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PoCo firm creates world’s largest hologram

By Eric MacKenzie

Microsoft’s HoloLens technology was used to create to scale a semi-truck.

Microsoft’s HoloLens technology was used to create to scale a semi-truck. SUBMITTED

A B.C. company that built the world’s largest hologram appears poised to help shape how the three-dimensional technology is used in industrial applications.

Finger Food Studios is one of the first developers using Microsoft’s HoloLens technology — creating to scale a semi-truck hologram in its Port Coquitlam warehouse “Holodeck” as it works with Washington-based truck manufacturing giant Paccar on new approaches to vehicle design.

And after Finger Food’s work was put in the spotlight during this week’s Emerging Cascadia Innovation Corridor Conference in Vancouver, CEO Ryan Peterson said his company is having its “Star Wars moment.”

“We actually have the opportunity to be kind of the Industrial Light & Magic of the holographic era in Vancouver with the work we’re doing,” said Ryan Peterson, referring to the visual effects company George Lucas founded prior to the 1977 film’s production.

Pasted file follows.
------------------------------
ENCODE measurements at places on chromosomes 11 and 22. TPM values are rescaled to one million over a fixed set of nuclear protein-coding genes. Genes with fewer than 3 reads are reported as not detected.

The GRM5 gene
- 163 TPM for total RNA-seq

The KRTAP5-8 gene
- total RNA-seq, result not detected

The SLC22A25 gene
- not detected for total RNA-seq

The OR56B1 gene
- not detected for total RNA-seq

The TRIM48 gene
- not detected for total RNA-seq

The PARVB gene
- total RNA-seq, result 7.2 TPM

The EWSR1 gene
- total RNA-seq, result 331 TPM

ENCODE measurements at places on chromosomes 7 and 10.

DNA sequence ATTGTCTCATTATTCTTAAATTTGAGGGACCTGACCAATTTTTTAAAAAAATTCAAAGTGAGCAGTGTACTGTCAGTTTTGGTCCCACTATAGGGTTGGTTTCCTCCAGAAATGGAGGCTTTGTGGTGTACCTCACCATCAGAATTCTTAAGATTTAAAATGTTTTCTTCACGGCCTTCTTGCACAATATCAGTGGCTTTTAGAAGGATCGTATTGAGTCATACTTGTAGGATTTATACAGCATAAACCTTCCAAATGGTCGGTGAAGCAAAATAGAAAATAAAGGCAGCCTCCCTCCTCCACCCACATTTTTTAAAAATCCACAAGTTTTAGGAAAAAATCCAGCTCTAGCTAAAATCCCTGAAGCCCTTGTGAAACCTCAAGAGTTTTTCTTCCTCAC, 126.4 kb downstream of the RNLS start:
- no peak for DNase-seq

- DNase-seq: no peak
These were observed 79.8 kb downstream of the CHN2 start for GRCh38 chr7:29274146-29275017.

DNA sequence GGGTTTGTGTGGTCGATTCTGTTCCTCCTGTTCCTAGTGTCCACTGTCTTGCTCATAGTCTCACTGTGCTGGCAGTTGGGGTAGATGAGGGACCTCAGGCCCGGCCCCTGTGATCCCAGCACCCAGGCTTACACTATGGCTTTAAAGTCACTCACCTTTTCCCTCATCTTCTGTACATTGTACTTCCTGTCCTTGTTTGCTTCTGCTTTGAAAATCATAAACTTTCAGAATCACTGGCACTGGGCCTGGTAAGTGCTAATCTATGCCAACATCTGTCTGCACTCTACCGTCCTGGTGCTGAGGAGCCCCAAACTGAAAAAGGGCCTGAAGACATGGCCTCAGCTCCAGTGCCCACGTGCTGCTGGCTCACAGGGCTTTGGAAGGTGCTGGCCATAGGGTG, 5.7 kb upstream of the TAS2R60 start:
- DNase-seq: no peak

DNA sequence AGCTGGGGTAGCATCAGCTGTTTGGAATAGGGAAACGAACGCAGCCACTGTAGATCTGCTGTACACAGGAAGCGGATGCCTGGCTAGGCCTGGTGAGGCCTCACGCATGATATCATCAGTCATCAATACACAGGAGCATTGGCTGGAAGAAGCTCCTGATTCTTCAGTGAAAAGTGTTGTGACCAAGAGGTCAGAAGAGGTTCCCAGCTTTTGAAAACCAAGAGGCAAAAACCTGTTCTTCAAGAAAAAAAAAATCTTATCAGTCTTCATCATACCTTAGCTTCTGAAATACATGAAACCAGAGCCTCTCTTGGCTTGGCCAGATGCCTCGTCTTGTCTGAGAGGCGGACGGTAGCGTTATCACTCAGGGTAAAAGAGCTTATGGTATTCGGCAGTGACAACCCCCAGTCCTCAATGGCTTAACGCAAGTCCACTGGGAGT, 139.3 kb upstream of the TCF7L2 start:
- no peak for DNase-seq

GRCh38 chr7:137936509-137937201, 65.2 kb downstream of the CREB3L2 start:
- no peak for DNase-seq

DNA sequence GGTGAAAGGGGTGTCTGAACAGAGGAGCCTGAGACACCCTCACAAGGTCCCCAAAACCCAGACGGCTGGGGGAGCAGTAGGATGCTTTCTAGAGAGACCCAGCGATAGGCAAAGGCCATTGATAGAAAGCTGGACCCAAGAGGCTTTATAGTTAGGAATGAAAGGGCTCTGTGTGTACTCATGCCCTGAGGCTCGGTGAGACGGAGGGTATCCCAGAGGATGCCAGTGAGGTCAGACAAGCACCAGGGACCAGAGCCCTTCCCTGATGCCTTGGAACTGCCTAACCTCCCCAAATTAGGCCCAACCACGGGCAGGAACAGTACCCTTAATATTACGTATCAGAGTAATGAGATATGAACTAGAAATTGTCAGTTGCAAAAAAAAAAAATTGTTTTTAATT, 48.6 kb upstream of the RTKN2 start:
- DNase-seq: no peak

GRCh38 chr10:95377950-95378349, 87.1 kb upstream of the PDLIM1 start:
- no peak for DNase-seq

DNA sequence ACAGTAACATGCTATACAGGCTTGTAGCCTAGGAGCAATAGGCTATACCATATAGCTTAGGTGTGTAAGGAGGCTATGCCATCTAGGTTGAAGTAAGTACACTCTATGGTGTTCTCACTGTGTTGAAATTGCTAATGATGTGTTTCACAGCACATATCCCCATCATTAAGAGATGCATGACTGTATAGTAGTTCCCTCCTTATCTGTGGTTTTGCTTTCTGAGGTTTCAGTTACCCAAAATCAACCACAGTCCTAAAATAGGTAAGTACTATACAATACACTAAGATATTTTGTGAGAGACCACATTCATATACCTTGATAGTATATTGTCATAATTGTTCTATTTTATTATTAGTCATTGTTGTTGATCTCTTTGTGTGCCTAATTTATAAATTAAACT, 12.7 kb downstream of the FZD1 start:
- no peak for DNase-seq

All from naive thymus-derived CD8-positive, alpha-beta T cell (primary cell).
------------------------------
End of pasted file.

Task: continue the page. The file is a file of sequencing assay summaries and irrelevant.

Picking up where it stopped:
“People from around the world are taking notice of the work we’re doing and it’s really transforming our business.”

Finger Food demonstrated the work it’s been doing with Paccar and has announced plans to hire 100 employees during the conference. Whereas past approaches to truck design in 3D involved physical models being placed in wind tunnels to test aerodynamics, the company’s hologram increases the productivity of that process.

“You can go from drawing your concept out to seeing it in 3D with the press of a button, which is really amazing,” said Peterson. “And more importantly, you get to see it at scale. I think that’s the real massive part of the enhancement.”

Finger Food is working with other top global companies, Peterson said, on projects that are still under wraps.

Peterson expects consumer products using virtual and augmented reality technology will become widespread within four to 10 years, but there’s a “real opportunity” in the industrial sector already that Finger Food is looking to capitalize upon.

“You can work at Microsoft to build the tools, or you can work here to build the applications,” he said. “Those are really the two spots in the world to do what we’re doing right now.”